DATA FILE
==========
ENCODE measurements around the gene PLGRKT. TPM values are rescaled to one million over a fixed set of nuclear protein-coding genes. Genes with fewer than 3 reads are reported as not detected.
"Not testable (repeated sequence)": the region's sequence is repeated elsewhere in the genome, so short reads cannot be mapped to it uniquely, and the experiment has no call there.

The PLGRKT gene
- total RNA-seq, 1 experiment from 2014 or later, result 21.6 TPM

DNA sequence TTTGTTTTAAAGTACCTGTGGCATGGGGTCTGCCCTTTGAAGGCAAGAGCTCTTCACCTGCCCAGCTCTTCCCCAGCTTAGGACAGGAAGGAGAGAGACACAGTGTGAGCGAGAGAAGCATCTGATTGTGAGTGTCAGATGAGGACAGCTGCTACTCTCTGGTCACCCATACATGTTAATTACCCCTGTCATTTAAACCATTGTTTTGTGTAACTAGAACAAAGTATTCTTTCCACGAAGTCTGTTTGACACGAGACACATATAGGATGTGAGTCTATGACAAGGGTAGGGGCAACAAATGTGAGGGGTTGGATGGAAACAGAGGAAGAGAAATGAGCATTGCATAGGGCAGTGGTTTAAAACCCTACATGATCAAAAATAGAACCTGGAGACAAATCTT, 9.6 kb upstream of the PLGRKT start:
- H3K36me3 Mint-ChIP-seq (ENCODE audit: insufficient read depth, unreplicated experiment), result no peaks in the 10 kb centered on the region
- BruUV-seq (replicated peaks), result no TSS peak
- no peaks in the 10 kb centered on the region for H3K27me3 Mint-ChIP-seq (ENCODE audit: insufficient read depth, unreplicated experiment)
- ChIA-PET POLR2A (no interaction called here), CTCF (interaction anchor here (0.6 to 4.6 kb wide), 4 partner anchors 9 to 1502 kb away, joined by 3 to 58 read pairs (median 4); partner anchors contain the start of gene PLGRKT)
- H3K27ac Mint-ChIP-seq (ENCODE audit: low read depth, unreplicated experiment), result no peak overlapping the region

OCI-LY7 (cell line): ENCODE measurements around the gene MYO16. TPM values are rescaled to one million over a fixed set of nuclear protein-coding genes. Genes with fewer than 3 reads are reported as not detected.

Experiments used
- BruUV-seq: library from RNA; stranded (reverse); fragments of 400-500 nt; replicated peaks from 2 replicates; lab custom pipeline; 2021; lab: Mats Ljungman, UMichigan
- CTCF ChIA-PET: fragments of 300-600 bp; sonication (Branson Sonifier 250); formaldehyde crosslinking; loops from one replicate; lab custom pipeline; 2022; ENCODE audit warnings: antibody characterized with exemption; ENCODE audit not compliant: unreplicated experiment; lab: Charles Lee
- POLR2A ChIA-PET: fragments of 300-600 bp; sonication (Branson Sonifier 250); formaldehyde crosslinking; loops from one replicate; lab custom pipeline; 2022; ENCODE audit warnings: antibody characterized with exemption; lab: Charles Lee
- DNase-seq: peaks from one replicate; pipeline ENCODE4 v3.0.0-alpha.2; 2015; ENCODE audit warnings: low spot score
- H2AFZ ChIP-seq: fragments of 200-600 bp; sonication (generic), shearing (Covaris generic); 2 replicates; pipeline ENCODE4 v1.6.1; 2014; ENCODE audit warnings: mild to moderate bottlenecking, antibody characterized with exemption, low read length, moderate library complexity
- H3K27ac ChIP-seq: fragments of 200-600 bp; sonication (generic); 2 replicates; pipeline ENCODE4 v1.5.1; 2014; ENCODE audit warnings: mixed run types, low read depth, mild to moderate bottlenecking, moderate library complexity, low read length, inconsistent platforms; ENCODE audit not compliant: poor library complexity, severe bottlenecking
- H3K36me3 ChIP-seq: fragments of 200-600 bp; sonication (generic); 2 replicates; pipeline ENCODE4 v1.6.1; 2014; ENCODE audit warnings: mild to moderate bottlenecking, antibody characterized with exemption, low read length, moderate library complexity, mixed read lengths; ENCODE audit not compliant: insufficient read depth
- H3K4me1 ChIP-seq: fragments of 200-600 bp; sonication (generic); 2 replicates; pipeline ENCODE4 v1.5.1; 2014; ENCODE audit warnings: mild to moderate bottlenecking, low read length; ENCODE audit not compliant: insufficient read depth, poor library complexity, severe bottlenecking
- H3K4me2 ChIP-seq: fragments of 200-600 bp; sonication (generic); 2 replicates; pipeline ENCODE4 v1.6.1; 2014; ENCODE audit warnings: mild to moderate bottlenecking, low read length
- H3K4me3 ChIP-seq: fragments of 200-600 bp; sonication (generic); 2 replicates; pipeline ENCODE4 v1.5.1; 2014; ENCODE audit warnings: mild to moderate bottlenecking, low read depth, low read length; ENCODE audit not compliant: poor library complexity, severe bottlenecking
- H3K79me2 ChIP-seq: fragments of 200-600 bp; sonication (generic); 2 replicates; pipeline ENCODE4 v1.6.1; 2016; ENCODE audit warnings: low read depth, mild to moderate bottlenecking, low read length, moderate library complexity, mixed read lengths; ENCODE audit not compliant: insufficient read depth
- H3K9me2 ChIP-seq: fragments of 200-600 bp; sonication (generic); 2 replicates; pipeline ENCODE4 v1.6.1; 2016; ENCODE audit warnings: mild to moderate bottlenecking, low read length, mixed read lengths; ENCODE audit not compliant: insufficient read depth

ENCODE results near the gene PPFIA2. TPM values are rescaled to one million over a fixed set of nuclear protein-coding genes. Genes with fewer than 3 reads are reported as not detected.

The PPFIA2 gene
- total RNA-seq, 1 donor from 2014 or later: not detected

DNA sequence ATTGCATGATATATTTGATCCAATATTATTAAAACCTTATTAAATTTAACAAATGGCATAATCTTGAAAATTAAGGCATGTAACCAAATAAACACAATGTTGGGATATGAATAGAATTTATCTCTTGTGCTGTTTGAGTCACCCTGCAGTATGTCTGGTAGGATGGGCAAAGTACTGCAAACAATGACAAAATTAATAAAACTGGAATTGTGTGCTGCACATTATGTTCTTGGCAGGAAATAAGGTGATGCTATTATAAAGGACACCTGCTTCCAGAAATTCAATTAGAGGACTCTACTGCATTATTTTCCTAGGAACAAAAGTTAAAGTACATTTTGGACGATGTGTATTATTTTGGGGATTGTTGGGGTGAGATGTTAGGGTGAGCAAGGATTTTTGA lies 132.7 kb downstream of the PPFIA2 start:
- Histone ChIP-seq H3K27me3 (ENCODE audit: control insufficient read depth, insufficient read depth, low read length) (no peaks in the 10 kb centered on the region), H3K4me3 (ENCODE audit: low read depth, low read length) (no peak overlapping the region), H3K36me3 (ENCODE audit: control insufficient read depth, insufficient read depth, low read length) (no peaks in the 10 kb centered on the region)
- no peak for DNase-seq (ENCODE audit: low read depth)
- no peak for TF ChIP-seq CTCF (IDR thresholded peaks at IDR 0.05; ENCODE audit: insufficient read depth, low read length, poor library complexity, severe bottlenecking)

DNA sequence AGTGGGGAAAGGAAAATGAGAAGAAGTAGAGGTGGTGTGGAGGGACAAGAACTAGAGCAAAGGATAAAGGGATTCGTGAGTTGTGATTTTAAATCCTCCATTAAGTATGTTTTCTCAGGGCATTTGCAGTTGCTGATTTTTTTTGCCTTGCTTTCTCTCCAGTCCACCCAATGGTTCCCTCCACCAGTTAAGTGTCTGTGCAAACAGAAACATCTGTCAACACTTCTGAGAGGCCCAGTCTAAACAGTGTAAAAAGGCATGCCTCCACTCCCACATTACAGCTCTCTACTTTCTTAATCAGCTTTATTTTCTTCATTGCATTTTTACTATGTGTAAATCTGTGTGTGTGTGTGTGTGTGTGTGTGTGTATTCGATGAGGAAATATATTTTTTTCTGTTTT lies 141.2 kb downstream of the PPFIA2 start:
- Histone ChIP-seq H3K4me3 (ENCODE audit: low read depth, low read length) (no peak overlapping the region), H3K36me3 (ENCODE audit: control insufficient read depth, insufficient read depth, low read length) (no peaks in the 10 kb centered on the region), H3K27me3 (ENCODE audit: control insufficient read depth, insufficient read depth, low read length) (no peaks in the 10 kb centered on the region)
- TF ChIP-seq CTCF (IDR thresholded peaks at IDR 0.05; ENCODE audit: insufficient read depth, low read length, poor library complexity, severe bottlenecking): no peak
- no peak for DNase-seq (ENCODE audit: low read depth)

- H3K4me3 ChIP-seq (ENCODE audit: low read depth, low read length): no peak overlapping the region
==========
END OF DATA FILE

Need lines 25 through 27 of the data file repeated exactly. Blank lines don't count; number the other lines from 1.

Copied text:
ENCODE results near the gene PPFIA2. TPM values are rescaled to one million over a fixed set of nuclear protein-coding genes. Genes with fewer than 3 reads are reported as not detected.

The PPFIA2 gene
- total RNA-seq, 1 donor from 2014 or later: not detected